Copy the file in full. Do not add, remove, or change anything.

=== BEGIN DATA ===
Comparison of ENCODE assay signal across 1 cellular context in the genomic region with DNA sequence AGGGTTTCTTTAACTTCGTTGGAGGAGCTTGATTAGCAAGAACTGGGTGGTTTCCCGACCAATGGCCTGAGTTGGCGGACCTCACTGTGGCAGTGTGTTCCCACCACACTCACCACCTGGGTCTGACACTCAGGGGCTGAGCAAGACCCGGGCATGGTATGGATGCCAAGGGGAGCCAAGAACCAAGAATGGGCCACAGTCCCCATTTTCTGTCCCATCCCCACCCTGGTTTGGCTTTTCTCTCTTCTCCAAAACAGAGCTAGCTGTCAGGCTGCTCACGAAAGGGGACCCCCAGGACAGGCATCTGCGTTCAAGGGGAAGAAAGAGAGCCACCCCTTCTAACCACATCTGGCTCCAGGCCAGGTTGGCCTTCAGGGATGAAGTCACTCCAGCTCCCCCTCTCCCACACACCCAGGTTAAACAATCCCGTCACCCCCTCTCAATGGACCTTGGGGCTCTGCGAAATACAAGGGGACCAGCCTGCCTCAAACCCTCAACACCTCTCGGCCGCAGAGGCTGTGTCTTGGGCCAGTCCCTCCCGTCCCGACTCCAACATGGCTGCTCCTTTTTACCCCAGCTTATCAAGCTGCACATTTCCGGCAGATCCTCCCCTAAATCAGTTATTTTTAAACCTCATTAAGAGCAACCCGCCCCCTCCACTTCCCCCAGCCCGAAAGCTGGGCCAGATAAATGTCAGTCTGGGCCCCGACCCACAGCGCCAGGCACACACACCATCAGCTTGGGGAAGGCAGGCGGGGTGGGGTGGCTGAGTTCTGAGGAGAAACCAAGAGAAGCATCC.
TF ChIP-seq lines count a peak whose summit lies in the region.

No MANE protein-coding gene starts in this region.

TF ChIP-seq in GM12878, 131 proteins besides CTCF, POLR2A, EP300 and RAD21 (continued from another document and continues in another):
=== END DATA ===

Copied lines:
Comparison of ENCODE assay signal across 1 cellular context in the genomic region with DNA sequence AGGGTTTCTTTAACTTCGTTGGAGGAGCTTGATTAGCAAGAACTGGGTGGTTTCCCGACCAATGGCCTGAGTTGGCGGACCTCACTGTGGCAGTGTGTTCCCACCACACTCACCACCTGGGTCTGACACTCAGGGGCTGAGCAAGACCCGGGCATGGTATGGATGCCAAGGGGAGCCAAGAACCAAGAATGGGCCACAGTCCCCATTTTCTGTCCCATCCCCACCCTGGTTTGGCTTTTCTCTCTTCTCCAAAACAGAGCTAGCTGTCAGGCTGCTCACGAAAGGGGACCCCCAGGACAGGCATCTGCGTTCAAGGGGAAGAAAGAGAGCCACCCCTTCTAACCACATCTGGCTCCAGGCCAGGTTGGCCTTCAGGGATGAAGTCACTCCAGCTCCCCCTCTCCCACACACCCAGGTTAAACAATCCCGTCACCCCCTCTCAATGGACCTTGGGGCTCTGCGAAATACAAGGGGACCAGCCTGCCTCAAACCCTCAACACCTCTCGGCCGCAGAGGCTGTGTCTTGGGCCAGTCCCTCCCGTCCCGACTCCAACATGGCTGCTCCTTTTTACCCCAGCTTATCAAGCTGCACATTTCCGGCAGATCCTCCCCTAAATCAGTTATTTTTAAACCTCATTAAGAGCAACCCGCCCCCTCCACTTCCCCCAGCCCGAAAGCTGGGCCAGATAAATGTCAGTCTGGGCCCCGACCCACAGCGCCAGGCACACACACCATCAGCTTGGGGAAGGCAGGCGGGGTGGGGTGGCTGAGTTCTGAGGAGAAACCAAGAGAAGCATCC.
TF ChIP-seq lines count a peak whose summit lies in the region.

No MANE protein-coding gene starts in this region.

TF ChIP-seq in GM12878, 131 proteins besides CTCF, POLR2A, EP300 and RAD21 (continued from another document and continues in another):